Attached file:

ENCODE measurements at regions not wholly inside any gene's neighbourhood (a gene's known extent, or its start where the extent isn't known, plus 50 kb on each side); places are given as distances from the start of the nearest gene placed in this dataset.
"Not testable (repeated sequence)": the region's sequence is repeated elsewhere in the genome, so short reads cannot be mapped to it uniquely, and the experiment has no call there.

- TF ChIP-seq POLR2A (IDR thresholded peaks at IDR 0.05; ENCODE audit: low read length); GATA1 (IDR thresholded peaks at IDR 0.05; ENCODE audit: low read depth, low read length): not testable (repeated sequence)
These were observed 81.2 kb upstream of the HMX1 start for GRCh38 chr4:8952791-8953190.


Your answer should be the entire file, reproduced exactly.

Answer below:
ENCODE measurements at regions not wholly inside any gene's neighbourhood (a gene's known extent, or its start where the extent isn't known, plus 50 kb on each side); places are given as distances from the start of the nearest gene placed in this dataset.
"Not testable (repeated sequence)": the region's sequence is repeated elsewhere in the genome, so short reads cannot be mapped to it uniquely, and the experiment has no call there.

- TF ChIP-seq POLR2A (IDR thresholded peaks at IDR 0.05; ENCODE audit: low read length); GATA1 (IDR thresholded peaks at IDR 0.05; ENCODE audit: low read depth, low read length): not testable (repeated sequence)
These were observed 81.2 kb upstream of the HMX1 start for GRCh38 chr4:8952791-8953190.